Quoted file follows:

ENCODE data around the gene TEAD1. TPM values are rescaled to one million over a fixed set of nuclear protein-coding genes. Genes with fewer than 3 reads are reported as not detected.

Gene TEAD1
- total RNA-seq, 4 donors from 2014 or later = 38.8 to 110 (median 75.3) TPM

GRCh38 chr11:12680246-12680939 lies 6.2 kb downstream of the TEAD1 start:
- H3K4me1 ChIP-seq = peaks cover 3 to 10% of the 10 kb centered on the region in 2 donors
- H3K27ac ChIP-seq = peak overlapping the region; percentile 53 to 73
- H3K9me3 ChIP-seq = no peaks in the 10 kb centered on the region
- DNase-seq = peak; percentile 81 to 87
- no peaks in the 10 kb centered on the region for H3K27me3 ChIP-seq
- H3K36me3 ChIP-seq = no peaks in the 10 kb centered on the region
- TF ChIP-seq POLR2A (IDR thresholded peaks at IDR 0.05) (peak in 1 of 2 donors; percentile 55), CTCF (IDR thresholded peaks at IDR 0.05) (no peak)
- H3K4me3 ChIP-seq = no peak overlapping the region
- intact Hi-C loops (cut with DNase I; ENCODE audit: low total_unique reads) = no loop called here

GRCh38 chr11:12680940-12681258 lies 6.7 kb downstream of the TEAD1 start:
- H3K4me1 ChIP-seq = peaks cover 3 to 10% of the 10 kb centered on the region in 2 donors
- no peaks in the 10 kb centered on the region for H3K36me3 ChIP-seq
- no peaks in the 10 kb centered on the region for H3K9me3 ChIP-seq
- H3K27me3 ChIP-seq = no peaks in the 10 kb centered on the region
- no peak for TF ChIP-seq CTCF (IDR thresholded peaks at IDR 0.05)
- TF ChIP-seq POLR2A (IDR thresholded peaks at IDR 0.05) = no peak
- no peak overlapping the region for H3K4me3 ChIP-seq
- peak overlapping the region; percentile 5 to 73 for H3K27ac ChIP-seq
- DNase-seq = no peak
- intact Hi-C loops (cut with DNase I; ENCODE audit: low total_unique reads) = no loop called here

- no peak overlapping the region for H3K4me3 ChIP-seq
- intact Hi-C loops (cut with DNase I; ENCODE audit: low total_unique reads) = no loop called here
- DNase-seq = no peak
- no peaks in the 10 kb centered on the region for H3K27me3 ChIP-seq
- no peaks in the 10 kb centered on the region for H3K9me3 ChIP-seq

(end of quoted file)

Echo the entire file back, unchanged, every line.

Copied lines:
ENCODE data around the gene TEAD1. TPM values are rescaled to one million over a fixed set of nuclear protein-coding genes. Genes with fewer than 3 reads are reported as not detected.

Gene TEAD1
- total RNA-seq, 4 donors from 2014 or later = 38.8 to 110 (median 75.3) TPM

GRCh38 chr11:12680246-12680939 lies 6.2 kb downstream of the TEAD1 start:
- H3K4me1 ChIP-seq = peaks cover 3 to 10% of the 10 kb centered on the region in 2 donors
- H3K27ac ChIP-seq = peak overlapping the region; percentile 53 to 73
- H3K9me3 ChIP-seq = no peaks in the 10 kb centered on the region
- DNase-seq = peak; percentile 81 to 87
- no peaks in the 10 kb centered on the region for H3K27me3 ChIP-seq
- H3K36me3 ChIP-seq = no peaks in the 10 kb centered on the region
- TF ChIP-seq POLR2A (IDR thresholded peaks at IDR 0.05) (peak in 1 of 2 donors; percentile 55), CTCF (IDR thresholded peaks at IDR 0.05) (no peak)
- H3K4me3 ChIP-seq = no peak overlapping the region
- intact Hi-C loops (cut with DNase I; ENCODE audit: low total_unique reads) = no loop called here

GRCh38 chr11:12680940-12681258 lies 6.7 kb downstream of the TEAD1 start:
- H3K4me1 ChIP-seq = peaks cover 3 to 10% of the 10 kb centered on the region in 2 donors
- no peaks in the 10 kb centered on the region for H3K36me3 ChIP-seq
- no peaks in the 10 kb centered on the region for H3K9me3 ChIP-seq
- H3K27me3 ChIP-seq = no peaks in the 10 kb centered on the region
- no peak for TF ChIP-seq CTCF (IDR thresholded peaks at IDR 0.05)
- TF ChIP-seq POLR2A (IDR thresholded peaks at IDR 0.05) = no peak
- no peak overlapping the region for H3K4me3 ChIP-seq
- peak overlapping the region; percentile 5 to 73 for H3K27ac ChIP-seq
- DNase-seq = no peak
- intact Hi-C loops (cut with DNase I; ENCODE audit: low total_unique reads) = no loop called here

- no peak overlapping the region for H3K4me3 ChIP-seq
- intact Hi-C loops (cut with DNase I; ENCODE audit: low total_unique reads) = no loop called here
- DNase-seq = no peak
- no peaks in the 10 kb centered on the region for H3K27me3 ChIP-seq
- no peaks in the 10 kb centered on the region for H3K9me3 ChIP-seq